Player of the Week: Sen. Ted Cruz (R-Texas)

Sen. Ted CruzRafael (Ted) Edward CruzSteyer calls for Senate term limits to pass gun control legislation Cruz targets California governor over housing 'prescriptions' This week: House to vote on legislation to make lynching a federal hate crime MORE (R-Texas) rubs lawmakers on both sides of the aisle the wrong way. And he doesn’t seem to mind.

The freshman senator is leading the charge to defund ObamaCare and has vowed to do everything he can to eradicate the president’s signature law.

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House Republican leaders reluctantly embraced the Cruz strategy after their initial government funding plan was rejected by Tea Party lawmakers.

The House defunding bill passed last week mostly along party lines. Now, it’s the Senate’s turn, House GOP leaders say.

The problem for Republicans is that Democrats run the Senate, and Cruz doesn’t have the votes he needs. He doesn’t even have all the Republicans on his side.

Sens. Tom CoburnThomas (Tom) Allen CoburnOvernight Energy: Experts criticize changes to EPA lead, copper rule | House panel looks into plan to limit powers of EPA science advisers | Senate bill aims for net-zero carbon emissions by 2050 Trump budget proposal funds financially struggling museum in Reagan's childhood home The Hill's Morning Report — Presented by PhRMA — Worries grow about political violence as midterms approach MORE (R-Okla.), John McCainJohn Sidney McCainMeghan McCain says Steyer should drop out: 'I hate that guy' Sanders says idea he can't work with Republicans is 'total nonsense' GOP casts Sanders as 2020 boogeyman MORE (R-Ariz.) and Richard BurrRichard Mauze BurrCongress eyes killing controversial surveillance program John Ratcliffe back under consideration by Trump for top intel job The Hill's Morning Report - Can Sanders be stopped? MORE (R-N.C.) are not on board with Cruz’s plan, which critics say is political suicide.

Democrats note that the Affordable Care Act has survived repeal attempts, a Supreme Court challenge and the 2012 presidential election.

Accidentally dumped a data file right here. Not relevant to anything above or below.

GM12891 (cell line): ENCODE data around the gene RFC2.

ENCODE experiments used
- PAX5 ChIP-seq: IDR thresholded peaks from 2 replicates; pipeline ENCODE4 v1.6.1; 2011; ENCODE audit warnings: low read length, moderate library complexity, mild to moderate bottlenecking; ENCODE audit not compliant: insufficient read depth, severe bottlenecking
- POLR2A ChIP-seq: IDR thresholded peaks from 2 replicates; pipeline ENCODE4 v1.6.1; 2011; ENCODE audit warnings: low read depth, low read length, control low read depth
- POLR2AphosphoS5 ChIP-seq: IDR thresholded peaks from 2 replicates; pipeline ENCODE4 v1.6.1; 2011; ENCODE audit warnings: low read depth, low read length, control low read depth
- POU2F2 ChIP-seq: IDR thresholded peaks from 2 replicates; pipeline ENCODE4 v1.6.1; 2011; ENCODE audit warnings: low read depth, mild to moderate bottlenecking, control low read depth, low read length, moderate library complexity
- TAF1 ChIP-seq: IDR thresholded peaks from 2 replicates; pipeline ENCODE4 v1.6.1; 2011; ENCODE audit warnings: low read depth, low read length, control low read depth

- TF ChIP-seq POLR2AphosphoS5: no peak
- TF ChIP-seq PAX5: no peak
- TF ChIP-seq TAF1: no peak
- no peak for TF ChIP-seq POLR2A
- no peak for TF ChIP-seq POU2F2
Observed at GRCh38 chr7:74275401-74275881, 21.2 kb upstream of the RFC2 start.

The Senate is expected to pass a government funding bill that doesn’t include the GOP’s ObamaCare provisions. Passage isn’t expected until this weekend.

Then, Speaker John BoehnerJohn Andrew BoehnerCoronavirus poses risks for Trump in 2020 Lobbying world Pelosi-Trump relationship takes turn for the terrible MORE (R-Ohio) will have to decide whether to pass the Senate bill. Or, he can send the Senate another measure.

But time is running out. Unless a bill is signed by Tuesday, there will be a government shutdown.

For now, Cruz has the spotlight. He and other Republicans, including Sens. Mike LeeMichael (Mike) Shumway LeeCongress eyes killing controversial surveillance program Trump creates new headaches for GOP with top intelligence pick Sanders says idea he can't work with Republicans is 'total nonsense' MORE (Utah) and Marco RubioMarco Antonio RubioOvernight Energy: Critics pile on Trump plan to roll back major environmental law | Pick for Interior No. 2 official confirmed | JPMorgan Chase to stop loans for fossil fuel drilling in the Arctic MacGregor confirmed as Interior deputy chief GOP casts Sanders as 2020 boogeyman MORE (Fla.), will make the case that their party must make its stand now on ObamaCare.

Cruz, eyeing a 2016 White House bid, is popular on the right. But he is not a beloved figure in Washington.

“This has been one of the strangest weeks I’ve ever had in Washington,” “Fox News Sunday” host Chris Wallace said. “As soon as we listed Ted Cruz as our featured guest this week, I got unsolicited research and questions, not from Democrats but from top Republicans, to hammer Cruz.”

It’s unclear how the showdown will end. But it’s likely that Cruz will be ripped by both parties for his effort to defund ObamaCare.